The next stop should have been the First Union Center arena in Philadelphia, on December 6. However, police were called to the 14,000-capacity venue when fans began to become "unruly" after the show was cancelled at the last minute due this time to the whole band failing to show up. Chairs and bottles were thrown during the resulting melee, though police reported no arrests. A spokesman for First Union Center later said that they had received a phone call "shortly after 11 pm" on the night of the show telling them that an unspecified band member had been 'taken ill" and that the group would not be able to perform.

A Virginia-based long-time GN'R fan called Bob who'd been following the tour later emailed the Metal Sludge website to voice his disgruntlement-and add some information of his own. According to Bob, who had been waiting for autographs outside the group's hotel in New York, all of the group - except Axl - left for Philadelphia (a two-hour drive away) at 2.30pm that day. By the time of Bob's own departure at 7.30pm, however, Axl still hadn't left the hotel in New York.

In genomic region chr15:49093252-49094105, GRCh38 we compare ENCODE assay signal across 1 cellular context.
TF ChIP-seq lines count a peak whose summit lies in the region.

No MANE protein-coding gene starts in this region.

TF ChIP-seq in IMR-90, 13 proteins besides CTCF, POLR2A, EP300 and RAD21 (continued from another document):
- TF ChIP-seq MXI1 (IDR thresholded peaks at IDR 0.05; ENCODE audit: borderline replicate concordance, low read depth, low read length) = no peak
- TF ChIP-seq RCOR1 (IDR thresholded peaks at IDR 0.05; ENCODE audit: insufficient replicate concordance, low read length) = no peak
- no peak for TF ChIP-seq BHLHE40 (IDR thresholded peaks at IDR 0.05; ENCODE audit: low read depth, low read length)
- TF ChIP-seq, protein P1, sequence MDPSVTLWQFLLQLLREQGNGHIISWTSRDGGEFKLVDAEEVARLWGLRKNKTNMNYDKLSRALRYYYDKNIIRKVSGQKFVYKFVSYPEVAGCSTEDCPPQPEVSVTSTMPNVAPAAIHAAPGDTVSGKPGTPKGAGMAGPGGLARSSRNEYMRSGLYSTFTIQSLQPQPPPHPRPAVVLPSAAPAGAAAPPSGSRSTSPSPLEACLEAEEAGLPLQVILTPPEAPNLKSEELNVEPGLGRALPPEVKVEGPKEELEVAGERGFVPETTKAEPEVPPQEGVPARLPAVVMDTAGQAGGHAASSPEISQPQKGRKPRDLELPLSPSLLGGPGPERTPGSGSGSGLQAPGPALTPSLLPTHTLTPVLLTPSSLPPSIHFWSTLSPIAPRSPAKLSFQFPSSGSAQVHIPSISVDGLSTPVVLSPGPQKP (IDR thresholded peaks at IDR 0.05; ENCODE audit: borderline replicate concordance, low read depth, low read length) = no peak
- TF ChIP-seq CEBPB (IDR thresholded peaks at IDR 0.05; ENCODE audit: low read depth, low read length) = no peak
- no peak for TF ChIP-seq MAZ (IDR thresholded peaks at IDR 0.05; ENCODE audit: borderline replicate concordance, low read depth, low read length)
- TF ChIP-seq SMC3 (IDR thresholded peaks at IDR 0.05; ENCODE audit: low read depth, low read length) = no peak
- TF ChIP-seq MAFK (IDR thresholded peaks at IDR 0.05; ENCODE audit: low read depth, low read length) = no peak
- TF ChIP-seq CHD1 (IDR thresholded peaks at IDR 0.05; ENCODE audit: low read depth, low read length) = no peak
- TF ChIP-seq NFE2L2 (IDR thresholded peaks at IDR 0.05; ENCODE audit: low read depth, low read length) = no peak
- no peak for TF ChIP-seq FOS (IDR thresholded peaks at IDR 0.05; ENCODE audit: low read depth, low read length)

"Talk about unprofessional. What the hell was Axl thinking in leaving that late?" Bob asks, not unreasonably. "We arrived in Philly around 10pm, thinking that Axl would hit the stage by 10.30 or I Ipm, which is usual. Anyway, when we got there it was a war zone. People were leaving and the [venue] was about half full. People were booing, chanting 'Axl sucks!' When the cancellation announcement was made around 11pm, people on the floor started destroying chairs. That's kinda late to cancel a show. Security were getting bombarded by [beer] cups and trash."

The venue halted the sale of alcohol once they realised what was happening, but there were nearly more serious consequences when several female ushers later claimed to have been threatened with rape by "half-crazed" fans. Around half of the Union Center's women employees stood their ground; the rest were ushered to a safe area, where male colleagues guarded them as all around them thousands of fans chanted: "Axhole! Axhole! " Fifteen people were injured, the mixing desk was destroyed, a ceiling from a private box torn down, and obscene graffiti scrawled on the walls.

Two days later, the Philadelphia Inquirer reported that the singer never even checked into the city's Ritz Carlton Hotel, having remained in his New York suite to watch a basketball game. As a consequence of Axl's no-show, Philadelphia radio station 93.3 WMMR announced they were boycotting Guns N' Roses music for three weeks. They have since pledged not to play any material from 'Chinese Democracy- if and when it is ever released - until Axl calls and apologises on air. The suspicion is that they've got a long wait ahead of them.